ic501416u_si_001.pdf (2.47 MB)

Understanding the Hydrolysis Mechanism of Ethyl Acetate Catalyzed by an Aqueous Molybdocene: A Computational Chemistry Investigation

Download (2.47 MB)
journal contribution
posted on 16.02.2015, 00:00 by Elkin Tílvez, Gloria I. Cárdenas-Jirón, María I. Menéndez, Ramón López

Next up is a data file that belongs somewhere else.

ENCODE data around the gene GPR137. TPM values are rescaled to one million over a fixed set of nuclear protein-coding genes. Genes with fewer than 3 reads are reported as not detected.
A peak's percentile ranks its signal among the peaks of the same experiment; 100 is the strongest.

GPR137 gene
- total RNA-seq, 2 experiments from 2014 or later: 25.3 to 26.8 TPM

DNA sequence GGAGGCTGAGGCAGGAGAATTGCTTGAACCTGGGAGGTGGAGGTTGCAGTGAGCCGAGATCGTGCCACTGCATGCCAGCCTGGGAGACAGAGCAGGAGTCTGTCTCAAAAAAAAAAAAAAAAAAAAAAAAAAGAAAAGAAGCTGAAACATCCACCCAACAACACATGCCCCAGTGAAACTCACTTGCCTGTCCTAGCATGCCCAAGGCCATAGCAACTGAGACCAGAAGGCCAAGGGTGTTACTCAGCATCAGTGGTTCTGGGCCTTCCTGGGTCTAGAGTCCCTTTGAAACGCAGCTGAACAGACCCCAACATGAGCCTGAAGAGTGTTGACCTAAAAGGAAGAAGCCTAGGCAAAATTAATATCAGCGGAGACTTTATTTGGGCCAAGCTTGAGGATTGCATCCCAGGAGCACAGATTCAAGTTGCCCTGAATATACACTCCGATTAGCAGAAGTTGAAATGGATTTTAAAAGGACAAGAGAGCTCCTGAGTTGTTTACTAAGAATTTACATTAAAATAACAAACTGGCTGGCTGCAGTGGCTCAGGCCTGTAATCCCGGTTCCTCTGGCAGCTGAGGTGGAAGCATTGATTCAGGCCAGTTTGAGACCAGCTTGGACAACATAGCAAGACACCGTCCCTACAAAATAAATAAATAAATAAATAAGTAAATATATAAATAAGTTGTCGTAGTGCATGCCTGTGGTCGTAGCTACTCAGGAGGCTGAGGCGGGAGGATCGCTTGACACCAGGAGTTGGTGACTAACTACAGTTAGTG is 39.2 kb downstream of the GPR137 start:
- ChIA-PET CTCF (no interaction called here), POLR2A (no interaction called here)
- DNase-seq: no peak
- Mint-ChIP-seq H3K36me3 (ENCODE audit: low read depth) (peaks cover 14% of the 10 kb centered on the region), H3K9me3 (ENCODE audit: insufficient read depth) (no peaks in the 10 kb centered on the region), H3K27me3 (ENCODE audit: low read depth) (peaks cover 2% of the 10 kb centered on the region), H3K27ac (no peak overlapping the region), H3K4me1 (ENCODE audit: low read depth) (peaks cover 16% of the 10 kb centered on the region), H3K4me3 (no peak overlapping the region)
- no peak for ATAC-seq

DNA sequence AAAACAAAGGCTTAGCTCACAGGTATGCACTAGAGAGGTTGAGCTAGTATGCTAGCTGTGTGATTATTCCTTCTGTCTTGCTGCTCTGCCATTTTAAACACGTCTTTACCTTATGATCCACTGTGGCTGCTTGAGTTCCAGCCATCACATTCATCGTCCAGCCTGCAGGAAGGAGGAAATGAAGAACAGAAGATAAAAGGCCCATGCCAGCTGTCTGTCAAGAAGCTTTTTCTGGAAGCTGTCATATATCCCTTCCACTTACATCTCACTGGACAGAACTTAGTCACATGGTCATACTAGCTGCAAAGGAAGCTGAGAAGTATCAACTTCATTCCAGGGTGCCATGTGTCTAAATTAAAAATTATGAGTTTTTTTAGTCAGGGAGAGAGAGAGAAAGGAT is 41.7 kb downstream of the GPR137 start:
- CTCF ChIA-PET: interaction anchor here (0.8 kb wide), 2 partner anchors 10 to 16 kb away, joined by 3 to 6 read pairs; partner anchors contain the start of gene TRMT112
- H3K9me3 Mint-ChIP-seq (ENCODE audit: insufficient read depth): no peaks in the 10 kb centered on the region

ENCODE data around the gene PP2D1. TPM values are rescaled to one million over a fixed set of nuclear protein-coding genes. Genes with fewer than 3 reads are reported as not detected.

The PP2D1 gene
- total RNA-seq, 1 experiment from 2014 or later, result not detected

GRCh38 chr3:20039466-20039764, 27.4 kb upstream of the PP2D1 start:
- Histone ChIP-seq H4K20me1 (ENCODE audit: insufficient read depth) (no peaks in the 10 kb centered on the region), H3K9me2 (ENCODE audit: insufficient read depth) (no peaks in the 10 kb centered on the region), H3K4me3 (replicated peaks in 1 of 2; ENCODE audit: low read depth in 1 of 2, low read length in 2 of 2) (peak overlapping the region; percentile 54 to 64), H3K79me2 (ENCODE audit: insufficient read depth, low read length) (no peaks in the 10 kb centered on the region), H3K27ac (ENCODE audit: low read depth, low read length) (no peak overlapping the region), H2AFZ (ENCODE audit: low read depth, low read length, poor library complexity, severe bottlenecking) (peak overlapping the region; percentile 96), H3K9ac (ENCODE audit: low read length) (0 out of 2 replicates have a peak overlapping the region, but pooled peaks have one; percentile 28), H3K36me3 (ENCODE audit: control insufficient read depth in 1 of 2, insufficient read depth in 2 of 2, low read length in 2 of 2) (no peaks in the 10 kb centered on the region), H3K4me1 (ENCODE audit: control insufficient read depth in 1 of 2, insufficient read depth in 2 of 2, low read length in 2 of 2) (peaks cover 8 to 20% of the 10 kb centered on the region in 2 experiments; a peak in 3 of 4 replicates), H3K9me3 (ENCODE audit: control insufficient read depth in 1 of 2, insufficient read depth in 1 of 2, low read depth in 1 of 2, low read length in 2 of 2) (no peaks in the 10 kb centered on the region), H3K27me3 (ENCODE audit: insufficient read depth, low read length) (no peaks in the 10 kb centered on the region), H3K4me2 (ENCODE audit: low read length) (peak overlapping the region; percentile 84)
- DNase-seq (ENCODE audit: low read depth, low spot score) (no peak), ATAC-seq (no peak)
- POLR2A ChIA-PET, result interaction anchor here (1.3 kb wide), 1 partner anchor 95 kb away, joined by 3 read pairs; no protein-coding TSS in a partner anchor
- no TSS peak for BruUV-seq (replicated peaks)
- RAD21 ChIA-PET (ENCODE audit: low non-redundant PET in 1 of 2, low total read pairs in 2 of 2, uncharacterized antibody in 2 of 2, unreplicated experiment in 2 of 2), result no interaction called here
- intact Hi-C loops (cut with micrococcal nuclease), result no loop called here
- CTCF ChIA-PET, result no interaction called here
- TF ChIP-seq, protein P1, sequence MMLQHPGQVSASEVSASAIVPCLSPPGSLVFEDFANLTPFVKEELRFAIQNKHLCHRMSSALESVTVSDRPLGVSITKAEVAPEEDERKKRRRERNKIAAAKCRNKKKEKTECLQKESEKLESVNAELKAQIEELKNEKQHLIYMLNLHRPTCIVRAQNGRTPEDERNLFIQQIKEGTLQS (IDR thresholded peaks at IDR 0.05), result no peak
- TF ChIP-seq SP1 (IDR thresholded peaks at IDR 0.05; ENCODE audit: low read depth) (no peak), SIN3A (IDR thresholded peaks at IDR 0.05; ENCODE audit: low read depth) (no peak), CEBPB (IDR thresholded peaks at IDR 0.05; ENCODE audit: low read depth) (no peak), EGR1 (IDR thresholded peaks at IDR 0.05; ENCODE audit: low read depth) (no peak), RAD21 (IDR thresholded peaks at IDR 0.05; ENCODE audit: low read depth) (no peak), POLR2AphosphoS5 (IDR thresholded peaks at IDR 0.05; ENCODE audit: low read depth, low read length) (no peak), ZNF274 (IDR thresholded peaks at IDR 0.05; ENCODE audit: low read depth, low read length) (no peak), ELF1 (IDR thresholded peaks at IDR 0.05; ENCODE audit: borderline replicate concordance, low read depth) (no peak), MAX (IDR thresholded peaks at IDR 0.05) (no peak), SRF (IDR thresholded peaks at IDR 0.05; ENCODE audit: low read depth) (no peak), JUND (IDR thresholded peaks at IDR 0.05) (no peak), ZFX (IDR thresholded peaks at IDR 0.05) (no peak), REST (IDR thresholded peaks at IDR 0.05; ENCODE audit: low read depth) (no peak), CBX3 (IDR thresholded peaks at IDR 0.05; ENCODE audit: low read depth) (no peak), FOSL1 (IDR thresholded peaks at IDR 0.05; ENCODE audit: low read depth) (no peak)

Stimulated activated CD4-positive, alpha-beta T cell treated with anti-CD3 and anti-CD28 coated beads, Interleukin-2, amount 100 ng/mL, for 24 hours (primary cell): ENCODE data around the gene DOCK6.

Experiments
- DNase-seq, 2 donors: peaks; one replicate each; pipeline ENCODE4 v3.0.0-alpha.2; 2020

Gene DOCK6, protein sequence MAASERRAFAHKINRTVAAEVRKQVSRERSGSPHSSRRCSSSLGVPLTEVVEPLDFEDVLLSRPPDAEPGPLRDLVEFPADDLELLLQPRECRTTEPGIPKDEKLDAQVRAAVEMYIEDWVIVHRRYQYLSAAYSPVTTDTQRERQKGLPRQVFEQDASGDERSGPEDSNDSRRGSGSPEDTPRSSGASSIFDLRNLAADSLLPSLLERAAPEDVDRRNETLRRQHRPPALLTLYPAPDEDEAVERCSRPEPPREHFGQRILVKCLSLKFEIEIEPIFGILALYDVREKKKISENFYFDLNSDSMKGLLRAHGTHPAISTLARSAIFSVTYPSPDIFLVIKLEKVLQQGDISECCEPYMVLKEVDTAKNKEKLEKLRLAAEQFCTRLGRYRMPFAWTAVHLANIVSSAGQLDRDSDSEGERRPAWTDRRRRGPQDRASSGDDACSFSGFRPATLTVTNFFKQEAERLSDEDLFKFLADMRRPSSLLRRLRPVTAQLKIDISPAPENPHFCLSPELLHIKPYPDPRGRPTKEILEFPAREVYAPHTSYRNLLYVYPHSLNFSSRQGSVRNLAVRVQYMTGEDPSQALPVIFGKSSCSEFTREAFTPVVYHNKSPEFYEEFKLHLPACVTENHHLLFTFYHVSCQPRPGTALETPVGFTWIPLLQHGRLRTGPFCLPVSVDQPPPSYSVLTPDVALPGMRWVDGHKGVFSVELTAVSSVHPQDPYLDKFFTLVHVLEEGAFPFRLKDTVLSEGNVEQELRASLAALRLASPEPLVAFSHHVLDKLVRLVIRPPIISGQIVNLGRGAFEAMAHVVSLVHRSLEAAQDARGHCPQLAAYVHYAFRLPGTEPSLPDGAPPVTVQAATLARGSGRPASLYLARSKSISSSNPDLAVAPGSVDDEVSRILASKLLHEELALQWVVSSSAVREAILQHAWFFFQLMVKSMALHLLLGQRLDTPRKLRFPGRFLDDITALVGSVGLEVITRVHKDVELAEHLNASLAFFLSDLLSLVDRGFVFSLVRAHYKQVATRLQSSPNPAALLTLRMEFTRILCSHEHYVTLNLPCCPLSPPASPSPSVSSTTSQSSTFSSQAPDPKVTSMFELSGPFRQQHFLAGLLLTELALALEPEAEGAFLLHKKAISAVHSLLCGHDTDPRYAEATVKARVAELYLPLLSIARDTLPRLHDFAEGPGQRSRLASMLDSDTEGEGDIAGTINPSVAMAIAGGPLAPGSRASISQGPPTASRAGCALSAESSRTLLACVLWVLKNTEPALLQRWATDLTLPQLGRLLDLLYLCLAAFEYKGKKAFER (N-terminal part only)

A thoroughly mechanistic investigation on the [Cp2Mo­(OH)­(OH2)]+-catalyzed hydrolysis of ethyl acetate has been performed using density functional theory methodology together with continuum and discrete–continuum solvation models. The use of explicit water molecules in the PCM-B3LYP/aug-cc-pVTZ (aug-cc-pVTZ-PP for Mo)//PCM-B3LYP/aug-cc-pVDZ (aug-cc-pVDZ-PP for Mo) computations is crucial to show that the intramolecular hydroxo ligand attack is the preferred mechanism in agreement with experimental suggestions. Besides, the most stable intermediate located along this mechanism is analogous to that experimentally reported for the norbornenyl acetate hydrolysis catalyzed by molybdocenes. The three most relevant steps are the formation and cleavage of the tetrahedral intermediate immediately formed after the hydroxo ligand attack and the acetic acid formation, with the second one being the rate-determining step with a Gibbs energy barrier of 36.7 kcal/mol. Among several functionals checked, B3LYP-D3 and M06 give the best agreement with experiment as the rate-determining Gibbs energy barrier obtained only differs 0.2 and 0.7 kcal/mol, respectively, from that derived from the experimental kinetic constant measured at 296.15 K. In both cases, the acetic acid elimination becomes now the rate-determining step of the overall process as it is 0.4 kcal/mol less stable than the tetrahedral intermediate cleavage. Apart from clarifying the identity of the cyclic intermediate and discarding the tetrahedral intermediate formation as the rate-determining step for the mechanism of the acetyl acetate hydrolysis catalyzed by molybdocenes, the small difference in the Gibbs energy barrier found between the acetic acid formation and the tetrahedral intermediate cleavage also uncovers that the rate-determining step could change when studying the reactivity of carboxylic esters other than ethyl acetate substrate specific toward molybdocenes or other transition metal complexes. Therefore, in general, the information reported here could be of interest in designing new catalysts and understanding the reaction mechanism of these and other metal-catalyzed hydrolysis reactions.